THE FORGOTTEN FLU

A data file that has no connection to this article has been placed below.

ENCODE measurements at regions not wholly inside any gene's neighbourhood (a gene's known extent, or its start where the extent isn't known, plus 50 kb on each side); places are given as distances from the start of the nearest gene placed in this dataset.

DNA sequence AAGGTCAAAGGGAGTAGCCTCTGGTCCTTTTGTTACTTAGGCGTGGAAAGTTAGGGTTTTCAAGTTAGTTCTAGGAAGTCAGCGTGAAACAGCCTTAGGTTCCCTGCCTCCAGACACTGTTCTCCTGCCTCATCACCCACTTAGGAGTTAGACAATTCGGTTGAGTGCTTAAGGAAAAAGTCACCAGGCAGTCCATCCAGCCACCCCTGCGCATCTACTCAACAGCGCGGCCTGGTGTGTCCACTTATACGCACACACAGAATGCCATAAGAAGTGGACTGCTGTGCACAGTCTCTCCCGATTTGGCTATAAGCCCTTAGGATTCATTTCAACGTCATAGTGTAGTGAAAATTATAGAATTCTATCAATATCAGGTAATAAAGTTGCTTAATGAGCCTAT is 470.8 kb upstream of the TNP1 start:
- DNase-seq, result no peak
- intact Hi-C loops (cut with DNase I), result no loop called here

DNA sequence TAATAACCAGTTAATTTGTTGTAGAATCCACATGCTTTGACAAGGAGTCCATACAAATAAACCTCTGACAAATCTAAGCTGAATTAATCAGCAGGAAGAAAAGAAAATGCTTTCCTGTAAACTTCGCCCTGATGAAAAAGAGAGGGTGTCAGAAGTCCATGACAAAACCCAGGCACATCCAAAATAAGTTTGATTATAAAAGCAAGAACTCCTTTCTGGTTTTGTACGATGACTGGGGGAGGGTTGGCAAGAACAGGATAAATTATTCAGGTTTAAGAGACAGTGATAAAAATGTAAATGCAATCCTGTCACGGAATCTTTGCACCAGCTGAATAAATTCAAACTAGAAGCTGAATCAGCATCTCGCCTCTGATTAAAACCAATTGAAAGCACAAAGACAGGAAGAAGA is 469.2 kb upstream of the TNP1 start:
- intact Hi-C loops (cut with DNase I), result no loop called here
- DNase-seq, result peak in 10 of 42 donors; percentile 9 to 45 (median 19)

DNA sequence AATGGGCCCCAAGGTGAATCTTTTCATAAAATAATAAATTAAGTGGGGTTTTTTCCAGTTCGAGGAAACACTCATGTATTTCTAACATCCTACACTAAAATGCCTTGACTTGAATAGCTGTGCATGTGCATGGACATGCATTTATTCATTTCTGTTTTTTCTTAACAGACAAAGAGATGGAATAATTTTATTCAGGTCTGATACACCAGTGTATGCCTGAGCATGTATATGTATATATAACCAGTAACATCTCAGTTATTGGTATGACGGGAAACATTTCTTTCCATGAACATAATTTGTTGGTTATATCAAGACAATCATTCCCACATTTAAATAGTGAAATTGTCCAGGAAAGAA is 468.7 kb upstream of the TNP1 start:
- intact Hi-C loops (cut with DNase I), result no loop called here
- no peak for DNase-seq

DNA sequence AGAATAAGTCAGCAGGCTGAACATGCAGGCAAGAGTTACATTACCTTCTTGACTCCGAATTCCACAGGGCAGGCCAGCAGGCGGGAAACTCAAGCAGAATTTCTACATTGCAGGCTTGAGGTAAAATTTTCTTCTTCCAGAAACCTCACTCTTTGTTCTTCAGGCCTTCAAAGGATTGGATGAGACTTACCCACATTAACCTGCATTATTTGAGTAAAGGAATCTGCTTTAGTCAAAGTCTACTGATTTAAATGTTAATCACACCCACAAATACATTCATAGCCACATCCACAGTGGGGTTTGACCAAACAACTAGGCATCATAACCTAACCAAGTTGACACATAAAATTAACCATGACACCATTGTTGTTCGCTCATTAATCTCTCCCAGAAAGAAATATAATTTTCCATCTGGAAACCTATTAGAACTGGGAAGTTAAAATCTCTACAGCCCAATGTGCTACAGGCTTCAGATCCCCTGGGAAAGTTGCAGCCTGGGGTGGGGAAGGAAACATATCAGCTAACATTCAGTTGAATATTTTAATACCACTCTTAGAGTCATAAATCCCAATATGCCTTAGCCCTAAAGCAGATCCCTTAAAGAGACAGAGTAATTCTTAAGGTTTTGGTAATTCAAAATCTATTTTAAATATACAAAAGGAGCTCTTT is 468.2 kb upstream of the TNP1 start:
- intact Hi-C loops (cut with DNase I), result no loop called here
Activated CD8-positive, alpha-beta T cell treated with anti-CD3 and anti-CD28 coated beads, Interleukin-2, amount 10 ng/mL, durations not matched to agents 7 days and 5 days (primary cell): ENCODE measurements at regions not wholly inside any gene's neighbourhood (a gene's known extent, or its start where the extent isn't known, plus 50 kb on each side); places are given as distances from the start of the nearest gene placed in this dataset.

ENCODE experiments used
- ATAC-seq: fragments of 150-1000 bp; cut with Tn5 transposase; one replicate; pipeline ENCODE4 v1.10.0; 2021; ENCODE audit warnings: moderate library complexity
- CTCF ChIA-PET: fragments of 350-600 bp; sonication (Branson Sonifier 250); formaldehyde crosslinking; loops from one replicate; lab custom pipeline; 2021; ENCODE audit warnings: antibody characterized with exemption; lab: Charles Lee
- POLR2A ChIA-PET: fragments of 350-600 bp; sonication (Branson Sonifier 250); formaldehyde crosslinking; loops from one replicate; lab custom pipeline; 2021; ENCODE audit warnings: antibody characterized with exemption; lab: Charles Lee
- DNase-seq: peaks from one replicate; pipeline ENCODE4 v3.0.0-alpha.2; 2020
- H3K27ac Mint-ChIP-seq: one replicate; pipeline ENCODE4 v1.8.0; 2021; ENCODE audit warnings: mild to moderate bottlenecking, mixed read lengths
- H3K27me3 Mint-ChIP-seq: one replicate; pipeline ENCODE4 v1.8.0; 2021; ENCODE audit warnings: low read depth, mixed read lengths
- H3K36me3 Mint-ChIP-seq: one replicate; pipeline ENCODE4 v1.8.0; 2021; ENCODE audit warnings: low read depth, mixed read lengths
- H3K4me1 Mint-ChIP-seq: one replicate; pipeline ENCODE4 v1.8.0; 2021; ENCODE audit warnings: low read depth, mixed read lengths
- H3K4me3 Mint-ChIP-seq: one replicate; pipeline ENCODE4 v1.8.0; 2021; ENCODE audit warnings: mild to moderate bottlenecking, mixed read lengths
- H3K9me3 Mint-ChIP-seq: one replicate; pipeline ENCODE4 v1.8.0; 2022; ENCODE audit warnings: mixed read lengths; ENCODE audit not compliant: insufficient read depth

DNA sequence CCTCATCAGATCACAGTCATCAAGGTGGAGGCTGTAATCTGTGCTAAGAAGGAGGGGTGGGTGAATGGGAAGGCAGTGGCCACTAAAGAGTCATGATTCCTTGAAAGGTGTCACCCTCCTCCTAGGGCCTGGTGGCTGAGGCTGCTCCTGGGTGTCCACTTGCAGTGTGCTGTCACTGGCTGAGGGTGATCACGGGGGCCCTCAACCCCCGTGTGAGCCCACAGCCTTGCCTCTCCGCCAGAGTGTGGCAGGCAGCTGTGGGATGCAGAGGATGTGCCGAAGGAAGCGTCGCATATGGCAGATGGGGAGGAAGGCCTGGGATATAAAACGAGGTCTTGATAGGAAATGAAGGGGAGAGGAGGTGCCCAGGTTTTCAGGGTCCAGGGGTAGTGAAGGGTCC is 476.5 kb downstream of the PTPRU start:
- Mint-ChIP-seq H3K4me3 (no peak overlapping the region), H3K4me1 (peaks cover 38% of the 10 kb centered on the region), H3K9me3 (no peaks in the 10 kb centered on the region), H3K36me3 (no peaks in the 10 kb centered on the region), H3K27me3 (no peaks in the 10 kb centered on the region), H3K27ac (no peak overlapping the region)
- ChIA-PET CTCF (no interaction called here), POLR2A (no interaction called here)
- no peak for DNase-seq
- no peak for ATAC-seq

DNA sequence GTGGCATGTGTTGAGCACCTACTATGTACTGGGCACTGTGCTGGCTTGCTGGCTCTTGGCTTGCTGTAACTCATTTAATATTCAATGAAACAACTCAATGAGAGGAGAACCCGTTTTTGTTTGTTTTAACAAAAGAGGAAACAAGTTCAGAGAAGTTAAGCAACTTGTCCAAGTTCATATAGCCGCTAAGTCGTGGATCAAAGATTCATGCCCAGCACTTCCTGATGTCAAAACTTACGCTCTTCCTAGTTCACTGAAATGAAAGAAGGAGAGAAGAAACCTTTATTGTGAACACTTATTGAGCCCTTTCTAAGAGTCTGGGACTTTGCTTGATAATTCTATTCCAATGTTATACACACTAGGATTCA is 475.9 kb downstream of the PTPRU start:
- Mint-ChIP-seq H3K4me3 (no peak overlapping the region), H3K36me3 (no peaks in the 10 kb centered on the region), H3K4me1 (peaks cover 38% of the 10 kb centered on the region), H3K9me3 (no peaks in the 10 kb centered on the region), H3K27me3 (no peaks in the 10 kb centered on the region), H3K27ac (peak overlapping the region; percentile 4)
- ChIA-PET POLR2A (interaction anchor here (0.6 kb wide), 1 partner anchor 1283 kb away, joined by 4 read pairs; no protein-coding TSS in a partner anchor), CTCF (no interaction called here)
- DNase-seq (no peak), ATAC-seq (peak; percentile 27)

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Description: Many feared that influenza would not only disrupt life but also would cause the end of civilization.1 Suicide rates in the United States increased during the pandemic.7 In rural areas, such as in Kentucky, flu victims starved to death because their neighbors were afraid to bring them food.6 In many U.S. cities, social gatherings (e.g., church services and public performances) were suspended and schools were closed.6 Corpses remained uncollected in homes and on streets, and morgues overflowed with bodies.1 The Psychiatric Impact When considering the psychiatric impact of the virus that caused the 1918 pandemic, one has to remember the state of psychiatric research at the time. In 1926, Menninger hypothesized that pregnant women who had influenza produced children who later developed schizophrenia.9 Others speculated that the infection disturbed fetal development and led to lower birth weights, and that this was the mechanism through which influenza led to schizophrenia.10 While these hypotheses have not been proven, the long-term effect of in utero infection remains an area of schizophrenia research interest.11 Effect on Psychiatric Hospitals Public mental hospitals in the United States in 1918 were self-contained communities,12 but this relative isolation did not spare them from the pandemic.
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